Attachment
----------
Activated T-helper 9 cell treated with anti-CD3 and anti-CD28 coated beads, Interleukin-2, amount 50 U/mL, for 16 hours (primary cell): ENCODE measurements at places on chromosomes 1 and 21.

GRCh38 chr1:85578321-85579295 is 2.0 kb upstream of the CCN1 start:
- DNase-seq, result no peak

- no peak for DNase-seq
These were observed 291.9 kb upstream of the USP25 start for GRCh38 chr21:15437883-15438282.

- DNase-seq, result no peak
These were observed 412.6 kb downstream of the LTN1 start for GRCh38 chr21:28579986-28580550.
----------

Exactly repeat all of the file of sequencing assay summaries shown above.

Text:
Activated T-helper 9 cell treated with anti-CD3 and anti-CD28 coated beads, Interleukin-2, amount 50 U/mL, for 16 hours (primary cell): ENCODE measurements at places on chromosomes 1 and 21.

GRCh38 chr1:85578321-85579295 is 2.0 kb upstream of the CCN1 start:
- DNase-seq, result no peak

- no peak for DNase-seq
These were observed 291.9 kb upstream of the USP25 start for GRCh38 chr21:15437883-15438282.

- DNase-seq, result no peak
These were observed 412.6 kb downstream of the LTN1 start for GRCh38 chr21:28579986-28580550.